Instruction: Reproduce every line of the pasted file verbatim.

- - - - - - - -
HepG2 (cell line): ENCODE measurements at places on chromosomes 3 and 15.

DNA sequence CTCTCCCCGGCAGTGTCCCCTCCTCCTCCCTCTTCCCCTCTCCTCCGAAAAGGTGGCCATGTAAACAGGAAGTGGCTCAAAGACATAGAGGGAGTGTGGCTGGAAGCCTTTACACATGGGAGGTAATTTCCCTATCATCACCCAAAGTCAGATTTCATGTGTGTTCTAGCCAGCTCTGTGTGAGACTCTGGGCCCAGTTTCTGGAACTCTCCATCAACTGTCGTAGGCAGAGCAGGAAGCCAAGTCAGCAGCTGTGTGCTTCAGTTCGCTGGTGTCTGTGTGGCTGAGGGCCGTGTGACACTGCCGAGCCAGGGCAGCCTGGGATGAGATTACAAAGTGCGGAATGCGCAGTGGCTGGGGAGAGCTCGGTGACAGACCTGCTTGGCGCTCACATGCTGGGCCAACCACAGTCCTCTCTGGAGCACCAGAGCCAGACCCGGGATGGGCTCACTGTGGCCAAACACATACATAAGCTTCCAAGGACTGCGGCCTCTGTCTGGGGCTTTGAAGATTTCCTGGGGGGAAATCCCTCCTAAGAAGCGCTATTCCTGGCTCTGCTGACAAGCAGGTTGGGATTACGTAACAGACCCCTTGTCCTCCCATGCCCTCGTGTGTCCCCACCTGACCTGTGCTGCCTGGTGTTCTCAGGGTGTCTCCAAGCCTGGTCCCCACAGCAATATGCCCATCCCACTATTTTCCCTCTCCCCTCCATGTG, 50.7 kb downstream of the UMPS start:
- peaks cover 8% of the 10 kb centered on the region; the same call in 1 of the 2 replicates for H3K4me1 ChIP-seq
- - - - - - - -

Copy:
HepG2 (cell line): ENCODE measurements at places on chromosomes 3 and 15.

DNA sequence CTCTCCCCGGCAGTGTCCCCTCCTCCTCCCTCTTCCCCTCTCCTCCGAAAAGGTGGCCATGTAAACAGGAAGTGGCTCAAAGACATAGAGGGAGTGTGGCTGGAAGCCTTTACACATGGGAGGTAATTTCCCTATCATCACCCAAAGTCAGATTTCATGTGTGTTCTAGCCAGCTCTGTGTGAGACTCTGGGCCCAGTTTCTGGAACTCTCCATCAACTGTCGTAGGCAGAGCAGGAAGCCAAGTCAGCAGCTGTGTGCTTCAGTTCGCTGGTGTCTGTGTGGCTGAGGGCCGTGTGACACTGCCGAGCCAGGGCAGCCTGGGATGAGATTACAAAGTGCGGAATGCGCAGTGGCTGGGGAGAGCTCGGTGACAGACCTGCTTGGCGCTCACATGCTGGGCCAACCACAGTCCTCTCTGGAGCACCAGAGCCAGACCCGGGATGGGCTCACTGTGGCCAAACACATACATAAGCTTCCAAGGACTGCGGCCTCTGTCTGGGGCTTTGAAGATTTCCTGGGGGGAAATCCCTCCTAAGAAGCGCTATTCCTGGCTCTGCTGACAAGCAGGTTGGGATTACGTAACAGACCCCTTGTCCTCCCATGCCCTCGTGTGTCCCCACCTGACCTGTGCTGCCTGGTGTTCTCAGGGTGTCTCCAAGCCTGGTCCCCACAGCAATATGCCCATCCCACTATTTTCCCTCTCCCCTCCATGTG, 50.7 kb downstream of the UMPS start:
- peaks cover 8% of the 10 kb centered on the region; the same call in 1 of the 2 replicates for H3K4me1 ChIP-seq